(Source), (source), (source), (source), (source)

Maquisards (Resistance fighters) in the Hautes-Alpes département in August 1944. SOE agents are second from right, possibly Christine Granville, third John Roper, fourth, Robert Purvis.

5.4 Operation Harling

Operation Harling was conceived in the late summer of 1942 as an effort to stop the flow of supplies through Greece to German forces under Field Marshal Erwin Rommel’s command in North Africa. To this end, the Cairo office of the SOE decided to send a sabotage team to cut the railway line connecting Athens to Thessaloniki (source).

A group under the command of Colonel (later Brigadier) Eddie Myers, assisted by Christopher Woodhouse, parachuted into Greece and made contact with two local guerrilla groups operating in the mountains: the pro-communist ELAS and the Republican EDES. On 25 November 1942, Myers’ group blew up one of the spans of the Gorgopotamos railway viaduct, supported by 150 Greek partisans from these two organisations who engaged the Italians guarding the viaduct. This was a success, cutting the railway linking Thessaloniki with Athens and Piraeus (source).

5.5 Foreign Currency Extraction

Other than military and sabotage operations, the Special Operations Executive significantly helped deliver the Allied victory by securing currency. By securing foreign currency, of which the Bank of England had a limited supply, the SOE financially sustained not only its operations but also the SIS, the Treasury, the War Office and the Air Ministry. The SOE achieved this through dealing with black markets in neutral capitals throughout Europe and Asia (source).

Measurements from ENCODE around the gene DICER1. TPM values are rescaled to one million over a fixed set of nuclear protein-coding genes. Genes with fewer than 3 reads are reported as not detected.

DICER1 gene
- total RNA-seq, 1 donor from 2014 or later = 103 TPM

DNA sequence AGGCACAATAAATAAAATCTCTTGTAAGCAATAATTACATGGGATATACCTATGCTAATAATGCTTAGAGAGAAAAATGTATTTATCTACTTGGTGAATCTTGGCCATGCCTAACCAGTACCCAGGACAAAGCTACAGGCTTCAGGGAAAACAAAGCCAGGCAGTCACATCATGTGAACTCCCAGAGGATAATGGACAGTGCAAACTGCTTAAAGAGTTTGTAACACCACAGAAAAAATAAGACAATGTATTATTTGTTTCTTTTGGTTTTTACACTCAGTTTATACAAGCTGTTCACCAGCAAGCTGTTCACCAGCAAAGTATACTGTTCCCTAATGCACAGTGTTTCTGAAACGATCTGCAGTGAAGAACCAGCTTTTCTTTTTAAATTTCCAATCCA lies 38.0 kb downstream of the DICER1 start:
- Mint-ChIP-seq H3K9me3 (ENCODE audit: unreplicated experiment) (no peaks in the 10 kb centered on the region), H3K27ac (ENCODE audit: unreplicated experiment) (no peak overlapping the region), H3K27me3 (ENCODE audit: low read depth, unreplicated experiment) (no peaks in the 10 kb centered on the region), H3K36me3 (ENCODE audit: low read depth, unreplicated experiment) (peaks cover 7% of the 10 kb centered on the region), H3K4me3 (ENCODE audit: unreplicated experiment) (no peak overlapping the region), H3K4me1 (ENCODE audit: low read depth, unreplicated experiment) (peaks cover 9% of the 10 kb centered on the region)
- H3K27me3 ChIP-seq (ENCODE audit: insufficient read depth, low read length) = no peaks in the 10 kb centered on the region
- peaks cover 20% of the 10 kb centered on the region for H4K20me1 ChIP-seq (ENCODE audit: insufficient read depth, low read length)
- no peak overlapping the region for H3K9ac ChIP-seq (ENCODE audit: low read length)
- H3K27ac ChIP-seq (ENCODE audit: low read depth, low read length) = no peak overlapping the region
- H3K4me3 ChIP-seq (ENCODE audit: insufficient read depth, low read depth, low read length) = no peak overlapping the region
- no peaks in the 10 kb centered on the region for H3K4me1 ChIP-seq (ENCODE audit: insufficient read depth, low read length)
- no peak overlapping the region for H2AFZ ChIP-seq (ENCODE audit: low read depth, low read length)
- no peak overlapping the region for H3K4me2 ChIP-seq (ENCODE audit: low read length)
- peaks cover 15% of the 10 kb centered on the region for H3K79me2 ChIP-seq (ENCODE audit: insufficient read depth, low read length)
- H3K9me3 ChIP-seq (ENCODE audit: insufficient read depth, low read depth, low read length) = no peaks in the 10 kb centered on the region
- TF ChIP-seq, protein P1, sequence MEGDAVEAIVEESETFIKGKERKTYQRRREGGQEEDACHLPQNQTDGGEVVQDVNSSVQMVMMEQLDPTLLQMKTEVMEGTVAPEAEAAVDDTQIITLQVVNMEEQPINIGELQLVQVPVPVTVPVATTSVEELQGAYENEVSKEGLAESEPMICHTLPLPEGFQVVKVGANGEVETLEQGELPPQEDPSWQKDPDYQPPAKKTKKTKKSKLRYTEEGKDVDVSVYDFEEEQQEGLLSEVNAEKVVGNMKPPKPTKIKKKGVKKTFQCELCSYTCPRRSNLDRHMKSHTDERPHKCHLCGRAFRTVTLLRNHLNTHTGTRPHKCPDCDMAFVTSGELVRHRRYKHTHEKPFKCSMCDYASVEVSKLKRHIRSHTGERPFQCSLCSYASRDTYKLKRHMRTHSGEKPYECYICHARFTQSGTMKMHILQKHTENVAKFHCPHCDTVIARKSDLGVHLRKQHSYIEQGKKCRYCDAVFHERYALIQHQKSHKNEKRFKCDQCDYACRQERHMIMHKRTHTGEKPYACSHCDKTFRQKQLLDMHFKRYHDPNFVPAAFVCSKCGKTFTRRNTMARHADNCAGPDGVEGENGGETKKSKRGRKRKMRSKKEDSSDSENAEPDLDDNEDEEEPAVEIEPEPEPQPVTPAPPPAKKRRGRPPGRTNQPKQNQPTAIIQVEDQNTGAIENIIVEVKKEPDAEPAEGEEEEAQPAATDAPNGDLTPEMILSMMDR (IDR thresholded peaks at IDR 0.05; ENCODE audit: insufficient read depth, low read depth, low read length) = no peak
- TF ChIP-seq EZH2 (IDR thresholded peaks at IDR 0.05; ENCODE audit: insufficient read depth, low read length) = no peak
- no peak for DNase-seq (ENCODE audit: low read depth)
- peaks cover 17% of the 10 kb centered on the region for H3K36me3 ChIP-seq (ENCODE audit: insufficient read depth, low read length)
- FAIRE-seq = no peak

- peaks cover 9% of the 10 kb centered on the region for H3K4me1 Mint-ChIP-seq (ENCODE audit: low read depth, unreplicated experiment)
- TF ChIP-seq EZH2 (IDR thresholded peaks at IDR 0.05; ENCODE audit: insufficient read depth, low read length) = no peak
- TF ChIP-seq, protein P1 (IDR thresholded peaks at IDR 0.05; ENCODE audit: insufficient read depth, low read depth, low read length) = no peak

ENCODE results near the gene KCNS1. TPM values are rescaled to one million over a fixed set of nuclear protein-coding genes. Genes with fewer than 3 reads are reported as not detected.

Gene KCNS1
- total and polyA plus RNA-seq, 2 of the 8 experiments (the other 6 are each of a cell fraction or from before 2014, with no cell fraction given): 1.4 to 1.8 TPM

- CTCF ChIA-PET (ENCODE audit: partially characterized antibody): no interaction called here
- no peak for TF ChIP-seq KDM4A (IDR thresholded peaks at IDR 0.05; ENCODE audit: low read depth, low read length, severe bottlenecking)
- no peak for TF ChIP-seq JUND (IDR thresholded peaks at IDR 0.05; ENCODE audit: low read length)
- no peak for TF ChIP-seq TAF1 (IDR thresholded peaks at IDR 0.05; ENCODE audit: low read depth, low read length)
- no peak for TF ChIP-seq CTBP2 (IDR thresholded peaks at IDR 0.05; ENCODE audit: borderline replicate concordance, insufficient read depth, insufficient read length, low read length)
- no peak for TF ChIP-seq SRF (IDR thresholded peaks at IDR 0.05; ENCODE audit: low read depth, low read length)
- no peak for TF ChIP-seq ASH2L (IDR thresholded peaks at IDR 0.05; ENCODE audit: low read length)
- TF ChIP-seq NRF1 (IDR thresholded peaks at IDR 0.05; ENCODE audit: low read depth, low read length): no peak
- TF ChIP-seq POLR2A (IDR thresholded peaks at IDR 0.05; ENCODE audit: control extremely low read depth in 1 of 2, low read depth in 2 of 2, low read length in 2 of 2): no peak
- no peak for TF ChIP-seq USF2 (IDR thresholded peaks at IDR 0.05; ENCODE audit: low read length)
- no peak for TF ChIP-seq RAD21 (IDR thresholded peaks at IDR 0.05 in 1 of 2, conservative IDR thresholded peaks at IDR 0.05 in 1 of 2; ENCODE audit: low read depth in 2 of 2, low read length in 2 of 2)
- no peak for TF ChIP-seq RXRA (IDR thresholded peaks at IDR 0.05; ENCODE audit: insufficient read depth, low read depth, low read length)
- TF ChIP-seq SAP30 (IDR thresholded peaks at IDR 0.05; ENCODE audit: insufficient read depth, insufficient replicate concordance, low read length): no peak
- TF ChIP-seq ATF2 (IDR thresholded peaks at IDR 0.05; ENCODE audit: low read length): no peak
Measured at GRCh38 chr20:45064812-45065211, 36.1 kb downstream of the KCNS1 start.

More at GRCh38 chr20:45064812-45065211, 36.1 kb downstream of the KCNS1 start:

Lord Selborne, who became Minister for Economic Warfare in 1942, attested to the necessity of SOE in foreign currency procurement. He stated that the SOE was the “principal procurer of foreign currency in the black markets of Europe and Asia”. Furthermore, he stated the SOE procured “over £1,700,000 worth of foreign currencies” for the Bank of England. Additionally, the SOE obtained 700,000,000 francs to support the Normandy landings in Operation Overlord and Operation Jedburgh (source).

As a consequence the Special Operations Executive proved itself to be vital to financing the war effort. With a lack of foreign currency, it is possible that without the work of the SOE, many intelligence and military operations would be unfeasible or at the very least would have more limited chances of success.

6.0 Dissolution

In late 1944, when it seemed that the war would soon be over, Lord Selborne argued for keeping SOE or a similar body in operation, and for it to come under the Ministry of Defence. Anthony Eden, the Foreign Secretary, insisted that his ministry, already responsible for SIS, should control SOE or its successors. The Joint Intelligence Committee, which had a broad coordinating role over British intelligence services and operations, believed that SOE was a more effective organisation than SIS. However, it was against dividing responsibility for espionage and more direct action between different ministries (source).

However, Churchill took no immediate decision and, after losing the general election on 5 July 1945, the matter passed to the Labour Prime Minister, Clement Attlee. Selborne informed Attlee that SOE still possessed a worldwide network of underground radio networks and sympathisers. However, Attlee replied that he did not wish to own a British Comintern and closed Selborne’s network with 48 hours’ notice. Thus, on 15 January 1946, the SOE network was shut down (source).